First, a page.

So, Is there anything different with choosing cooking oils when you’re on a ketogenic diet? To be honest, not really… Except for the fact that you can consume a whole lot more of them as a part of keto. I am going to go out on a limb here and make a prediction about you.
You’re a health-minded person. You wouldn’t be reading this article if you were not. So, let’s focus on that. This article is not about which of these oils is compatible with keto… It’s about which of these oils is the HEALTHIEST given the task you are trying to perform. That’s what really matters anyway, right?
When it comes to cooking oils, none of them are going to affect ketosis. Oil is nearly 100% fat. But, some are no doubt superior.
3 Things That Matter The Most When Choosing a Cooking Oil
- The oil needs to be able to handle your cooking surface temperature.
- The oil should have a good omega-6 to omega-3 ratio.
- The oil should not be hydrogenated, refined, or processed unless you have no other option (ie. high heat req)
So, let me ask you a question. How hot are is your cooking surface going to be?
Step 1. What is Your Cooking Temperature?
Every oil has a smoke point. The different oils vary greatly from each other. We need to see what options you have. First, we need to know what temperature you are going to be cooking at.
The oven spells out clearly what temperature you are cooking at, but the stovetop does not. Use this as a reference.
Stovetop Burner Settings Temperature Reference
So, which of the burner modes below do you think you’ll be cooking on? Make note of that range.
Step 2. Pick an Oil That Handles Your Cooking Temperature
Here is the bottom line. The oil you choose needs to have a higher smoke point than your cooking temperature. All the health benefits of the individual oils are moot points if you are causing them to break down when you are cooking.
Refined oils to usually have higher smoke points than their natural counterparts. So, I have included some of them in the list.
(⭐) = “best pick“
520°F (271°C) – Refined Avocado Oil
480°F (249°C) – Virgin Avocado Oil (⭐)
Rich in oleic acid which is said to have numerous health benefits. Avocado oil may help reduce harmful cholesterol and improve heart health. Both Avocado oil and olive oil were found to be the most effective at increasing HDL (good) cholesterol. It is also known to be a great antioxidant, a preventer of gum disease, and a healing agent for the skin. [*]
480°F (249°C) – Ghee Butter (⭐)
Ghee has been used since ancient times in India as a therapeutic agent. [*] Studies suggest that ghee has favorable benefits to health markers such as increasing HDL. Research also shows that Ghee may help reduce the risk of cancer, including breast cancer. [*]
450°F (232°C) – Refined Coconut Oil
Refined oils have higher smoke points but it comes at a cost. These oils retain some of the nutrition qualities of their unrefined counterparts, but some of them are lost. The process of refining oils may result in harmful compounds in the oil being formed. Choose refined/hydrogenated/processed oils only if you have no other option for your cooking temperature.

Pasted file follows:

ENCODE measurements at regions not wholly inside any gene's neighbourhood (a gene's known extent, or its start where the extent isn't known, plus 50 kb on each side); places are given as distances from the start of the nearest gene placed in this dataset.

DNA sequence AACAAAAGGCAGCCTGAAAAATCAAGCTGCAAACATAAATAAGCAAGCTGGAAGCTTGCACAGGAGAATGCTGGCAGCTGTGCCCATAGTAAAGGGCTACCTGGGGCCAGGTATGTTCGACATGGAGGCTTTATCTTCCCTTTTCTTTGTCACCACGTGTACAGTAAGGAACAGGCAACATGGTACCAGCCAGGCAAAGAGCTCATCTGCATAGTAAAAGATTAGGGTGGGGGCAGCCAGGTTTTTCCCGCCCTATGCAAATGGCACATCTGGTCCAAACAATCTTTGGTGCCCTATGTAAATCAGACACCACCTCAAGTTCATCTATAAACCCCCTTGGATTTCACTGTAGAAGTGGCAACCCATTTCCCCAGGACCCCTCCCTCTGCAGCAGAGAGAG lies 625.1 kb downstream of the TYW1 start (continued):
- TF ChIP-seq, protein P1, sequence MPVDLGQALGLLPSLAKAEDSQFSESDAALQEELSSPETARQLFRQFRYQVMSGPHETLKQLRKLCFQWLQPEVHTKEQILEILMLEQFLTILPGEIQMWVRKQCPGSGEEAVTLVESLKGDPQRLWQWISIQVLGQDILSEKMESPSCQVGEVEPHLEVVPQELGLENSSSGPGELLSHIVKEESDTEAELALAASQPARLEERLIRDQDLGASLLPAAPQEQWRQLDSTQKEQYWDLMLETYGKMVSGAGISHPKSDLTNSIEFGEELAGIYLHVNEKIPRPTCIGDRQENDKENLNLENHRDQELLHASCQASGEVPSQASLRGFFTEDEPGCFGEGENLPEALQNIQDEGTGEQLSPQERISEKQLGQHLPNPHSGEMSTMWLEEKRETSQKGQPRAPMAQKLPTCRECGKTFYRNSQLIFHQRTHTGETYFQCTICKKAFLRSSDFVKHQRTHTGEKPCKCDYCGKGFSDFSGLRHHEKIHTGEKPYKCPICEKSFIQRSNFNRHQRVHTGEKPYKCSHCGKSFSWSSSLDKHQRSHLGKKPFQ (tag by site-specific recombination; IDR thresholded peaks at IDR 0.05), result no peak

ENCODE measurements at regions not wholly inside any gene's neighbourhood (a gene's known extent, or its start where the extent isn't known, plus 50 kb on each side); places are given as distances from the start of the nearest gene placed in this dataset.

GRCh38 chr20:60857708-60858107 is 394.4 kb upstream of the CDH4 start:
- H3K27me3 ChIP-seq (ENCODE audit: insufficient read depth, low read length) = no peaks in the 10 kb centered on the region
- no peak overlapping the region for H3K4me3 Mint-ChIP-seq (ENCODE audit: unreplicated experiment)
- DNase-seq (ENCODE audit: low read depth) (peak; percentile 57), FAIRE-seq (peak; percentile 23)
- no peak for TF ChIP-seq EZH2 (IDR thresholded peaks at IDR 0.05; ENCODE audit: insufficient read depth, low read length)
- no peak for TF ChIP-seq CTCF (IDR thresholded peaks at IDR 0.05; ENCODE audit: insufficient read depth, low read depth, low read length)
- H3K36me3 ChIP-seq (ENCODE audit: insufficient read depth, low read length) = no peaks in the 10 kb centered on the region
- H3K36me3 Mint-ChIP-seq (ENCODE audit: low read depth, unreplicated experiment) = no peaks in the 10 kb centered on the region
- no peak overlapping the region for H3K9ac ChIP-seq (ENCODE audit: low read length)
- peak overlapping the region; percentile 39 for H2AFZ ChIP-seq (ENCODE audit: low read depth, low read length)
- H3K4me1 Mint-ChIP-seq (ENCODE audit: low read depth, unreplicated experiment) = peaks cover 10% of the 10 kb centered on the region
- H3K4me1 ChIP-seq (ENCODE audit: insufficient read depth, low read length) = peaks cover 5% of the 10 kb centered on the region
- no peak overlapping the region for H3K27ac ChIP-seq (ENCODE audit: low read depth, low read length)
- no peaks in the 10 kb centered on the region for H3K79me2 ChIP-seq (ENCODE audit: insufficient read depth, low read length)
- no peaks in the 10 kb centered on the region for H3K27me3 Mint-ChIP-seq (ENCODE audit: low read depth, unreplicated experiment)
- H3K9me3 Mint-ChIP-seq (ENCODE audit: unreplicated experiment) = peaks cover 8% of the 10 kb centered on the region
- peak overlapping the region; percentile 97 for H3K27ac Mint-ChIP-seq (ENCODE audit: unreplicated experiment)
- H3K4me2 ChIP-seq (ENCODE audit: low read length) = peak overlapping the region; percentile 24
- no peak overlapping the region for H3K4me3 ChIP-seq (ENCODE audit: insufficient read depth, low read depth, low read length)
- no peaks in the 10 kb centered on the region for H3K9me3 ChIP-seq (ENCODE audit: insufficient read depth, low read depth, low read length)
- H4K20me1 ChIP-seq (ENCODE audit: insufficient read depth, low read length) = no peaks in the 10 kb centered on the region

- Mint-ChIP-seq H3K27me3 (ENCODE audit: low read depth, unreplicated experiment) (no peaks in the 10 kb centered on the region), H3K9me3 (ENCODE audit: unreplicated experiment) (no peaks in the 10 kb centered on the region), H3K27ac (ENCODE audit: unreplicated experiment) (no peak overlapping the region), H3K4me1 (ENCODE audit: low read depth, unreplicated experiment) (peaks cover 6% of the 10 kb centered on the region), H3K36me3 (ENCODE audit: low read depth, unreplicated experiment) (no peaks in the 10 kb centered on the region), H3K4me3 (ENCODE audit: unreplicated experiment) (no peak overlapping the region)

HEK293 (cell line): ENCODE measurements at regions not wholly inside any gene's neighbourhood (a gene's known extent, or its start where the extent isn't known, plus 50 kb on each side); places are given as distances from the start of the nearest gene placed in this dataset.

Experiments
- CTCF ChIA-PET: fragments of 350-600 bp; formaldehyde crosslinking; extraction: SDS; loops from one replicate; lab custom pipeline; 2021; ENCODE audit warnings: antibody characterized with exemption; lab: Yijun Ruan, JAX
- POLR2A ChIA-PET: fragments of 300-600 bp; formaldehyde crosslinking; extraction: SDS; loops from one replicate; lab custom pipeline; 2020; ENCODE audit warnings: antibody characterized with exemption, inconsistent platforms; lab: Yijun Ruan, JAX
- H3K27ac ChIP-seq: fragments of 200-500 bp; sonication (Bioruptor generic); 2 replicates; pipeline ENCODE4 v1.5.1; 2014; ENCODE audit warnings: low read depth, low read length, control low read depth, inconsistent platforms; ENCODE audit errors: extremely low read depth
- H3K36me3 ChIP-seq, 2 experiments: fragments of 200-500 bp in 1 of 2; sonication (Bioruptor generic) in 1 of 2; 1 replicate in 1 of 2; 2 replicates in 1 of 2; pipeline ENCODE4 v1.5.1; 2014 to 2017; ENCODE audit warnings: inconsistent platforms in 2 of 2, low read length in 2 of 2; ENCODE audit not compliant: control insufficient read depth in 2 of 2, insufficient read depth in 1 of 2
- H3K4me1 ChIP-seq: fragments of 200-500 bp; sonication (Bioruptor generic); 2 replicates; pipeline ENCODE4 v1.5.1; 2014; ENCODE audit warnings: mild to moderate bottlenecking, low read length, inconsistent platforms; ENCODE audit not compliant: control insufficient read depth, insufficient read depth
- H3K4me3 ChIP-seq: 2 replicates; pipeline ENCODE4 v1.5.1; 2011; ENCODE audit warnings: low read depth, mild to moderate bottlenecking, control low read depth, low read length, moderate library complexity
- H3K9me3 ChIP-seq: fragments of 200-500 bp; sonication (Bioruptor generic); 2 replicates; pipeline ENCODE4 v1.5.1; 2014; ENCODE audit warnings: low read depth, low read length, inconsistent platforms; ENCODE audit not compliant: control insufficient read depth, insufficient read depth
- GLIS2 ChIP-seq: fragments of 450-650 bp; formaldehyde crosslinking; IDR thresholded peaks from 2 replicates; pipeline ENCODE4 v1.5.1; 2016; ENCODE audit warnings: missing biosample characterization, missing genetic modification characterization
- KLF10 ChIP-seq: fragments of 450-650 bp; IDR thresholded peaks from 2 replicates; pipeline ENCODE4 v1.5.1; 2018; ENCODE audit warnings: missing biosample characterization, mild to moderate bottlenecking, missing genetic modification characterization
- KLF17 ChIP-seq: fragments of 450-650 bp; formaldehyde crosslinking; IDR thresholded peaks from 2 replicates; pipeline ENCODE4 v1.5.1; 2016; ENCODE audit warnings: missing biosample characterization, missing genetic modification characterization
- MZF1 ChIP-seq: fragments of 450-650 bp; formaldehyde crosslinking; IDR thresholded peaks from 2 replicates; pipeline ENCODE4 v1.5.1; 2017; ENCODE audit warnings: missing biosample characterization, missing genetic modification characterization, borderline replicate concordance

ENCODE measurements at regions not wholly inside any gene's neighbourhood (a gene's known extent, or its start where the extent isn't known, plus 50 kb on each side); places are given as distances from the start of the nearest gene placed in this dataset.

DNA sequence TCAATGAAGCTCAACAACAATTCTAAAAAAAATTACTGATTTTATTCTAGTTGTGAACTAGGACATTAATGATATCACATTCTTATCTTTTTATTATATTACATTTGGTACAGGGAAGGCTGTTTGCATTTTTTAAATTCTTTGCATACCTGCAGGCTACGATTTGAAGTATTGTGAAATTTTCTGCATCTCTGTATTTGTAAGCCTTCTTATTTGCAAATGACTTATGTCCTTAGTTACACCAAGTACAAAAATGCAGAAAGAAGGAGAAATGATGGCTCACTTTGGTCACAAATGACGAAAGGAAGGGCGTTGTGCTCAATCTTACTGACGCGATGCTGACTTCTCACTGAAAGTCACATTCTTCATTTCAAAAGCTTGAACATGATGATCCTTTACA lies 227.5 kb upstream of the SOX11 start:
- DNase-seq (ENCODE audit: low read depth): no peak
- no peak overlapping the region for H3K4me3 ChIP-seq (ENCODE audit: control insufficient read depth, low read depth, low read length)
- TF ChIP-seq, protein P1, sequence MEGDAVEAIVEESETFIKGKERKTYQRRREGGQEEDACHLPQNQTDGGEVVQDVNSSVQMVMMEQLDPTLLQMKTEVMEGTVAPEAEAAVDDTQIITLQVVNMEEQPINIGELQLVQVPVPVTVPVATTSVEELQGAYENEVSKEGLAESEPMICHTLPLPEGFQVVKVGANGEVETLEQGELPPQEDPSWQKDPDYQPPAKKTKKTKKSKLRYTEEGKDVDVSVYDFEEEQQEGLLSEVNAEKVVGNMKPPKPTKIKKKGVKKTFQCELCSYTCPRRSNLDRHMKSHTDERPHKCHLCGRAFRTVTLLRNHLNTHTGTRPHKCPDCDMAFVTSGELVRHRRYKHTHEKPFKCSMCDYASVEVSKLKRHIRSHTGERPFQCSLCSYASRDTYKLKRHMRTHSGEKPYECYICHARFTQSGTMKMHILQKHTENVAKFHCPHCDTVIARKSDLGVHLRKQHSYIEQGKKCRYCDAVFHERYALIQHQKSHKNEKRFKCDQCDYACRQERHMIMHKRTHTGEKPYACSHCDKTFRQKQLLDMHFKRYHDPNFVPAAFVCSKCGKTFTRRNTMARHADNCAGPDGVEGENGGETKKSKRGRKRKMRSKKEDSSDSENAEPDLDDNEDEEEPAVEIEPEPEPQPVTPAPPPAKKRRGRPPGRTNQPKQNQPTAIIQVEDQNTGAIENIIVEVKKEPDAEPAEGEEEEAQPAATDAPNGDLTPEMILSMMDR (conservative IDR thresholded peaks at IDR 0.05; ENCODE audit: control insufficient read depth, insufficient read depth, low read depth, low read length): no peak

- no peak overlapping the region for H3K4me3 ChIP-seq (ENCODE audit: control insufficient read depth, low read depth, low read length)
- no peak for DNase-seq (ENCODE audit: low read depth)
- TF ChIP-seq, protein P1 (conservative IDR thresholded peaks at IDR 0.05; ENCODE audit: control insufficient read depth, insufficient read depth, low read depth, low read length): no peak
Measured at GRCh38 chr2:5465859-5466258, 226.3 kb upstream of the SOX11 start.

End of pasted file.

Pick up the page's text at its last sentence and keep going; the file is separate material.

410°F (210°C) – Extra Virgin Macadamia Nut Oil (⭐)
There aren’t as many studies about this oil. However, the macadamia nut itself is extremely healthy. Some studies suggest that macadamia nut oil can lower total LDL levels.[*] The oil is naturally low in Omega-6 which may reduce inflammation. [*]
401°F (205°C) – Lard (⭐)
Lard comes from pig fat. If you can get it from a local farmer, that may be your best option. You want a leaf lard that is non-hydrogenated. Many health leaders such as Stephen Phinney, Jeff Volek, and Ali Miller are fans of using lard for cooking.
374°F (190°C) – Extra Virgin Olive Oil (⭐)
Olive oil is one of the most heavily studied oils. It’s known for reducing LDL cholesterol, lowering blood pressure, improving heart health, reducing inflammation, managing pain, as well as having other benefits. We wrote an article specifically dedicated to olive oil and keto.
350°F (177°C) – Extra Virgin Coconut Oil (⭐)
302°F (150°C) – Butter
Step 3. Check The Healthiest Oils For That Temperature
All of the oils I listed above are pretty good options. But, you need to stop and ask your self – Is that really the healthiest option for your application?
Can You Cook At a Lower Temperature to Get a Better Oil?
Whoohoo, you picked an oil that isn’t going to catch your kitchen on fire. Now, if you picked a refined oil, can you reduce the heat to get a better natural oil in your recipe? If so, you get a sticker and a sincere pat on the back from me.
Double Check Your Omega Ratio of that Oil
Wondering why some oils didn’t make the list?
You want an oil with a good omega ratio. A high omega-6 to omega-3 ratio is bad (inflammation). The table below highlights some of the worst omega-6 to omega-3 cooking oils. If an oil is going to be high in PUFA, it should have a good omega ratio.
Highlighted oils (in blue) below have high amounts of omega-6 with poor amounts of omega-3 to balance it out. I would avoid those oils.
Data reorganized from Wikipedia [*]
On top of high amounts of omega-6, some oils are known to be highly processed and may contain harmful chemicals. I have omitted some of those such as sunflower oil and canola oil.
- Your biggest concern with cooking oils should be the smoke point. First, figure out what temperature you are going to be cooking at.
- Once you know your cooking temperature, you can decide on an oil from the list that can be used for what you are doing.
- Check to make sure you’ve picked the healthiest oil for your application. The omega-6 to omega-3 ratio of the oil is important.